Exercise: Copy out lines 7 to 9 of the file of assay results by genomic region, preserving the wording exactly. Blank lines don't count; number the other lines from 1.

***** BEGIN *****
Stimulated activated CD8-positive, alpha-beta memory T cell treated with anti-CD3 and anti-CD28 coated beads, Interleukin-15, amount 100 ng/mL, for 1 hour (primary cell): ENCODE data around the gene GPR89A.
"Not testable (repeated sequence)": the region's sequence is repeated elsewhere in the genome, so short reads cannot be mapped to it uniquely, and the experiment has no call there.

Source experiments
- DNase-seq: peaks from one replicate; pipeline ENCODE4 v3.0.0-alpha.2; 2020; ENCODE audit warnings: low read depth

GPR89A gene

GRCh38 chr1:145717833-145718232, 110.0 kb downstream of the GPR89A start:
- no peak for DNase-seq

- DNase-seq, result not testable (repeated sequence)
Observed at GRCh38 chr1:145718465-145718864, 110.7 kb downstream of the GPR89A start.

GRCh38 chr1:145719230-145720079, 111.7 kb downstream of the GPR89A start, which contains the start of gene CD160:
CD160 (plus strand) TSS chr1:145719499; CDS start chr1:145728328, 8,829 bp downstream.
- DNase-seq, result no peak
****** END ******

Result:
- no peak for DNase-seq

- DNase-seq, result not testable (repeated sequence)
Observed at GRCh38 chr1:145718465-145718864, 110.7 kb downstream of the GPR89A start.